What Do Crane Flies (Mosquito Hawks) Eat?

Written by Taiwo Victor
Updated: October 14, 2022
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While mosquitoes are known to be dangerous to humans because they suck human blood and pass on dangerous diseases in doing so, crane flies, on the other hand, are safe for humans but can be harmful for vegetation. Having almost the same physical appearance, crane flies and mosquitoes are not actually alike. For starters, crane flies are around twice the length of mosquitoes, and they only have one pair of wings for flying.  

When it comes to the food they eat, there is a much bigger difference between the two. As mosquitoes often feed on animal and human blood, crane flies do not. Crane flies are also called mosquito hawks, which somehow do not help in detaching them from the stereotype that crane flies are just another species of mosquitoes. And contrary to popular belief, crane flies do not eat mosquitoes. So, what do crane flies eat?

What Do Crane Flies Eat?

Crane fly

Adult crane flies rarely eat, but when they do, they often eat nectar and pollen.


During their adult stage, crane flies seldom eat as they are primarily focused on mating and laying down eggs. But when the rare need arises, adult crane flies eat nectar and pollen from flowers and other outdoor plants. Crane fly larvae, on the other hand, eat roots of grass, decaying wood, seedlings, fungi, algae, and other vegetation.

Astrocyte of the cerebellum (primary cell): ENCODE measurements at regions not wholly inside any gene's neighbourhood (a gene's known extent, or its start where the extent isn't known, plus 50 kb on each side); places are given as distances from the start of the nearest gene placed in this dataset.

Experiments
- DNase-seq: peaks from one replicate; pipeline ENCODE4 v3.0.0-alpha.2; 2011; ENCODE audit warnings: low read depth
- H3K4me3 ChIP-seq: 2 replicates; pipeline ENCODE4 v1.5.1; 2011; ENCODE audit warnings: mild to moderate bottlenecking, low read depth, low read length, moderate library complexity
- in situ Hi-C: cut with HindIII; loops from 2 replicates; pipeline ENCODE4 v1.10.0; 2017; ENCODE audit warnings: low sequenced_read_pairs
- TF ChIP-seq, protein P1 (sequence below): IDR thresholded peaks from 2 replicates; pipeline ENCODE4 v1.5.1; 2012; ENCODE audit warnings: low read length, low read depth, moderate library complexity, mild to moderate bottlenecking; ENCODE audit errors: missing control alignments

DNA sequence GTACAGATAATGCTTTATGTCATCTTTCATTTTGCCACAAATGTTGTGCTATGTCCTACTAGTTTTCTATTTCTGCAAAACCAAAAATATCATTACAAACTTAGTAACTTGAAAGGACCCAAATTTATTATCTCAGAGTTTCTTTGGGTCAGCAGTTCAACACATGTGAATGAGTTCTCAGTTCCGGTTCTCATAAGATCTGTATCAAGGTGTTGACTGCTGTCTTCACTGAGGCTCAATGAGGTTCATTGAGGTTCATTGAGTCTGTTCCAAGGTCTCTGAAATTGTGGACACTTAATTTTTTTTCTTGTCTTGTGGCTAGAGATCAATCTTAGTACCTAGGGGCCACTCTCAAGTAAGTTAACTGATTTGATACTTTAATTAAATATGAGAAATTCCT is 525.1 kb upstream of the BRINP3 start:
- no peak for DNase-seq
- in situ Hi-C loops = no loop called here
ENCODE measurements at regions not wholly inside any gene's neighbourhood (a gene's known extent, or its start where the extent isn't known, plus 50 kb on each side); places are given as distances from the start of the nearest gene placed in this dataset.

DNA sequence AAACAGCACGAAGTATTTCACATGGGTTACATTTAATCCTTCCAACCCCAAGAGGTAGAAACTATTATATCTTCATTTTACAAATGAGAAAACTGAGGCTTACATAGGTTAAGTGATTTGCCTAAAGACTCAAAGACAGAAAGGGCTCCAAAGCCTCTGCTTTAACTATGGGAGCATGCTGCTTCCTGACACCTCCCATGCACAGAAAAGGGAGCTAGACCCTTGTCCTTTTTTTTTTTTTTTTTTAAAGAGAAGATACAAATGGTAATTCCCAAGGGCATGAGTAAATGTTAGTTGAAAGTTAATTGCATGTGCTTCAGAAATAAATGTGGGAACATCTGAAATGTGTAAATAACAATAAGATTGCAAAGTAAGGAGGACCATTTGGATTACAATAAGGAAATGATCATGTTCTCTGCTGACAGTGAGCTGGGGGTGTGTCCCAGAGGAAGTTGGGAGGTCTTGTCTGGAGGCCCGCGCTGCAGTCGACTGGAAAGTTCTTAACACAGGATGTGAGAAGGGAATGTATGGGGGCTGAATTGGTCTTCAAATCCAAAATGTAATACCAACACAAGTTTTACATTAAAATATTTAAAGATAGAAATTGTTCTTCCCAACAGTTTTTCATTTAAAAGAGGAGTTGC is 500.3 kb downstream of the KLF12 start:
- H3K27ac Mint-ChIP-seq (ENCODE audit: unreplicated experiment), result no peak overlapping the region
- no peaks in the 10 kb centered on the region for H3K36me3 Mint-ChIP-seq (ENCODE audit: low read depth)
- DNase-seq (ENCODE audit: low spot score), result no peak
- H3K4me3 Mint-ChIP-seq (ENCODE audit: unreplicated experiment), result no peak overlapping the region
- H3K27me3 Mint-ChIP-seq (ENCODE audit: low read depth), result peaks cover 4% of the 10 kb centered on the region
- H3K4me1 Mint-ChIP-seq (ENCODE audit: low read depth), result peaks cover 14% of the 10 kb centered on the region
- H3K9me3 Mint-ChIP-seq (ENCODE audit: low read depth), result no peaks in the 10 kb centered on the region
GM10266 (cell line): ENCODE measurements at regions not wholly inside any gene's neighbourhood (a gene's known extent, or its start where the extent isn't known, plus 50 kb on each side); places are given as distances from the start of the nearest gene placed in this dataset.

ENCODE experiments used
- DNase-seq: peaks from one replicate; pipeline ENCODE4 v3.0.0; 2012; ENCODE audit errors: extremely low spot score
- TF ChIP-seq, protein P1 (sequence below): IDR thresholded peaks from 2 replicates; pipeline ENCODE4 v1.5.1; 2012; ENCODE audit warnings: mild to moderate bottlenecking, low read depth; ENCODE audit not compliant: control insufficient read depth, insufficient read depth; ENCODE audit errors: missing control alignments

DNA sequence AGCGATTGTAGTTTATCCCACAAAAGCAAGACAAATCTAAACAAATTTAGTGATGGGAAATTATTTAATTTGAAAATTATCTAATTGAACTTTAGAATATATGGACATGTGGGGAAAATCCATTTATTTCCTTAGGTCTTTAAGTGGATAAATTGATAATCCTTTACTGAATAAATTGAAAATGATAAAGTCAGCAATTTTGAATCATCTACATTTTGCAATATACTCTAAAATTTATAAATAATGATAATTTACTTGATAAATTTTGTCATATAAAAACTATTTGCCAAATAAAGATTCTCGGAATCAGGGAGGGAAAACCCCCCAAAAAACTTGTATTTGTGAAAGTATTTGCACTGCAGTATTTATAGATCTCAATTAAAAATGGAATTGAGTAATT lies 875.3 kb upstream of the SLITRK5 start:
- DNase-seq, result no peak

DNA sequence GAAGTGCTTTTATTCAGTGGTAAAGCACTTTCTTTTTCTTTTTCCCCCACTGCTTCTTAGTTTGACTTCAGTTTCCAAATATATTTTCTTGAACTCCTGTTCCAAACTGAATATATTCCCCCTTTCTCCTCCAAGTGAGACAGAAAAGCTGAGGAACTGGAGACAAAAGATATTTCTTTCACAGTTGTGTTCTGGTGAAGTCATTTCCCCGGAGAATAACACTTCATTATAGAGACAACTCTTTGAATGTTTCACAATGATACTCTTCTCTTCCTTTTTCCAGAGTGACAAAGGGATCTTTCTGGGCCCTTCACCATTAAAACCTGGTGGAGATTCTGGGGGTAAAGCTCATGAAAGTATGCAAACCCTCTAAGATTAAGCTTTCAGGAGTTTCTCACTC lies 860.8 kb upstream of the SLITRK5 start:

Adult crane flies live only for a very short period of time. They go through a few stages in their life cycle until they finally reach adulthood that usually lasts for only 10 to 15 days. Only their larval stage eats, and as they reach adulthood, they often use most of their time searching for a partner to mate with and laying eggs before their time is up. 

Adult crane flies are rarely seen feeding, but whenever they feed, they often eat nectar and pollen. Yet, crane flies do not really need to feed on anything during their adult stage. In fact, they become completely harmless during this stage as they do not have mouth parts that can help them suck blood like mosquitoes or eat and destroy crops and vegetation like their larval counterparts.

What Do Crane Fly Larvae Eat?

What Do Crane Flies Eat - Crane Fly Larvae

Crane fly larvae feed on decaying wood and plant life.


Unlike adults, crane fly larvae are voracious eaters. These larvae, also called leatherjackets, feed on decaying wood, roots of grass and flowers, decaying organic matter and plant life, fungi, and other vegetation. 

Crane fly larvae are often a problem to many farmers all over the world. In fact, of their four life stages, the larval stage poses the most threat to farmers and their plantation. They can be harmful for gardens, yards, and other plantation and vegetation areas as they often eat roots and stems just below the ground’s surface, damaging many plantations and flowers.

The crane fly larva eats the roots of vegetation and other plants, and it does this till it reaches adulthood. As the larva grows, it does not run out of food as adult crane flies deposit their larvae in soil that is moist and surrounded by healthy vegetation.

Given this, the larval stage is the most important part of the crane fly life cycle as a larva’s main role is to feed on plant matter in order to help it grow.